Lifestyle & Belief

Apps for Apes: Orangutans use iPads at Milwaukee zoo (VIDEO)


A 29-year-old Sumatran Orangutan female Bini holds her 10-week-old baby Bulan in her arms at the Berlin Zoo.


Michael Kappeler

You've heard it before: Apple's iPad is so intuitive, everyone from your two year old to your technologically impaired grandparents can use it.

But apes? Apparently so. For the last six months, a Milwaukee county zoo has let three orangutans play with a donated iPad. The verdict? The device is intuitive to them too.

"We show them the iPad, and read them stories, or let them have different apps," said Jan Rafert, curator of primates and small mammals at the zoo, to the LA Times. "We don't let them hold them, but they can do some of the paint apps by sticking their fingers through the mesh."

According to the LA Times, it all began when the zoo's gorilla keeper mentioned on her Facebook page that she'd like to get iPads for her gorillas. She was joking, but a zoo volunteer took it seriously and donated a used iPad to the zoo. While the gorilla didn't enjoy the device, the orangutans did.

A conservation group, Orangutan Outreach, is now involved with the project and is hoping to get the program, called Apps for Apes, started at other zoos.

According to Richard Zimmerman, the executive director of the group, other zoos are waiting to get iPads for their orangutans. The next step: outfitting the devices with WiFi so that the orangutans from different zoos can use FaceTime.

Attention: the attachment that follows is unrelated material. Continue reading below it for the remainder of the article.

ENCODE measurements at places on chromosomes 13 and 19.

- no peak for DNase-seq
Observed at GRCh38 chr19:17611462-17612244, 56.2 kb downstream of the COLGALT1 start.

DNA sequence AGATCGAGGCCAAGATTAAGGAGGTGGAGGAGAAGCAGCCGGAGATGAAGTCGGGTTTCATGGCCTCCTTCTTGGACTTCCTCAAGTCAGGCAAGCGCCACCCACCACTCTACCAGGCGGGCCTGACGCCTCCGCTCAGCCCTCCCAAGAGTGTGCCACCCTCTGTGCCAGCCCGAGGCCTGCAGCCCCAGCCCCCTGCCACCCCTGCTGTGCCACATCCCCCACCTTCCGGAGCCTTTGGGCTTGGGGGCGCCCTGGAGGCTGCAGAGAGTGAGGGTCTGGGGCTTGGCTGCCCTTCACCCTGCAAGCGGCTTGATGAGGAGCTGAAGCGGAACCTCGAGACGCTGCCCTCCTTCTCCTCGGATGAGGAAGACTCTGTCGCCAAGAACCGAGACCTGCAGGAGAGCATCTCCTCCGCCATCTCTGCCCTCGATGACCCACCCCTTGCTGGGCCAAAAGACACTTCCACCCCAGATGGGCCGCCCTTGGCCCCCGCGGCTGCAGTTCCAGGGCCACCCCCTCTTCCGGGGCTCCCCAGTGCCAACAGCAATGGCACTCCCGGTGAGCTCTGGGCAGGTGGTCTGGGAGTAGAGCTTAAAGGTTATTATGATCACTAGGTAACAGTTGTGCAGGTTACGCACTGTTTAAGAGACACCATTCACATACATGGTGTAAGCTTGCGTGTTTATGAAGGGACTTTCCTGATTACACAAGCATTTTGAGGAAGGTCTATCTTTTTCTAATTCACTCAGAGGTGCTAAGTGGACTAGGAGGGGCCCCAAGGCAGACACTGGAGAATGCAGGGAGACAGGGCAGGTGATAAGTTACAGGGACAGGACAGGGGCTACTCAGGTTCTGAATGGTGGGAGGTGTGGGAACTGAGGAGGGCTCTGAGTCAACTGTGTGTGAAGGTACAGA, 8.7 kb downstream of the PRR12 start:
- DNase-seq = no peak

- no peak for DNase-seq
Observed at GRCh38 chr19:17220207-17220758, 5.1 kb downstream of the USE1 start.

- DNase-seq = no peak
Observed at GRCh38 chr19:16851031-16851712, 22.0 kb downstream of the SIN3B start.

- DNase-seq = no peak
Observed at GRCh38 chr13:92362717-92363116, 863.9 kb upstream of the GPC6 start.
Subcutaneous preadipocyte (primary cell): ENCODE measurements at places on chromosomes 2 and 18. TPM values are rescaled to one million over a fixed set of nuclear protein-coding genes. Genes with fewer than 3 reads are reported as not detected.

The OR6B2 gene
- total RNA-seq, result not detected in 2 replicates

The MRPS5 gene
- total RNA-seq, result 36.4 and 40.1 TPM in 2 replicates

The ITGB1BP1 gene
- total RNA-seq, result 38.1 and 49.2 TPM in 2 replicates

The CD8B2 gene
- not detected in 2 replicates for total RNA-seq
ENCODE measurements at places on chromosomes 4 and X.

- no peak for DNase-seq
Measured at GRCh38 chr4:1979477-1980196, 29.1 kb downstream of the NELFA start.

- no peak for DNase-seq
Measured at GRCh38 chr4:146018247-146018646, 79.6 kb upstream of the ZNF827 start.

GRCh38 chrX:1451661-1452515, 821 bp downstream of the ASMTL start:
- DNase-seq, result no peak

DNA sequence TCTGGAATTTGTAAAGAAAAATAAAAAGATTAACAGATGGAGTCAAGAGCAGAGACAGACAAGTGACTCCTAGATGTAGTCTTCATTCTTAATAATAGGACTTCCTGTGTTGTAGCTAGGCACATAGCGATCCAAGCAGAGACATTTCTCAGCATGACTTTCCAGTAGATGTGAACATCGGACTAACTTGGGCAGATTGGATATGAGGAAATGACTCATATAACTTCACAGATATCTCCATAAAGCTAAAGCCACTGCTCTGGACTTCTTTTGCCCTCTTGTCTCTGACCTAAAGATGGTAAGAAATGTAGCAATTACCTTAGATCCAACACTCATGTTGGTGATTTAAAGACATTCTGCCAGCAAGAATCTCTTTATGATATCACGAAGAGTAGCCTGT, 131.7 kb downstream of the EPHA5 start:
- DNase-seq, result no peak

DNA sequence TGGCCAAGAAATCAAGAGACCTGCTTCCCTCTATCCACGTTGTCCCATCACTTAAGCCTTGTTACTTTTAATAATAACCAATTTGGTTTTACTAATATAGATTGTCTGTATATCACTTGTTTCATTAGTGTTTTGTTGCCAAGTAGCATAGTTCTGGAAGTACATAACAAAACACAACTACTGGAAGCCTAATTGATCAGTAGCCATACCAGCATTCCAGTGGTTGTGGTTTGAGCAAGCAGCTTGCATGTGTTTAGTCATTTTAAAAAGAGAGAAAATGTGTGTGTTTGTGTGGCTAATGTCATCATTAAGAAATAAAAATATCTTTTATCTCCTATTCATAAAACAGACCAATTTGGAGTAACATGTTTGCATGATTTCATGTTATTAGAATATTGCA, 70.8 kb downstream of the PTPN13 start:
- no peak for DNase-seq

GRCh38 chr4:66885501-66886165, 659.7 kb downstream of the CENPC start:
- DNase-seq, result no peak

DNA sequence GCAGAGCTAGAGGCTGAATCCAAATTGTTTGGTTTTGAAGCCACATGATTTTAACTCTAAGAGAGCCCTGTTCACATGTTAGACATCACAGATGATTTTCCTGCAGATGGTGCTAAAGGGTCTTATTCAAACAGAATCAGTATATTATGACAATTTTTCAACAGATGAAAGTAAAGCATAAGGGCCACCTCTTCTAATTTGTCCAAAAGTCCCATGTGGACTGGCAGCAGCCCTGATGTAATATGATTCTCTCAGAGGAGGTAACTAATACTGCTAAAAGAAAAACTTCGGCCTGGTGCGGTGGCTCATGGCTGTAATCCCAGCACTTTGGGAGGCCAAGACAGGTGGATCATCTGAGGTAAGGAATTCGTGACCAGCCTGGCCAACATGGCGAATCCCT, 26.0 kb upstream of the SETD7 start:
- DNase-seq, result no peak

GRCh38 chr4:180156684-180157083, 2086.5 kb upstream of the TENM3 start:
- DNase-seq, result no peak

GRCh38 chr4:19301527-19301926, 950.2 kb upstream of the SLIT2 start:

While there's no published research on how orangutans interact with iPads, Zimmerman explains that Apps for Apes has two main goals: to provide stimulation for orangutans who are easily bored in captivity, and to raise awareness for orangutan conservation in Malaysia and Indonesia, where the animal's habitat is threatened. 

Orangutans are intelligent, inquisitive creatures, reported They enjoy playing games like Doodle Buddy and Flick Flick Football.

Zimmerman hopes that by seeing the animals using the same gadgets as us, we'll be more likely to support charities that protect them in the wild.

But, the possibilities are endless.

"We are planning to eventually incorporate the devices into rescue and rehabilitation centers in Indonesia in order to allow orangutans in zoos to communicate with their semi-wild cousins," the researchers said, the Daily Mail reported.  

Orangutans are not the only animals to be smart enough to use iPads. A year ago, Jack Kassewitz, a research scientist, found that dolphins could use custom-developed software to help humans communicate with them.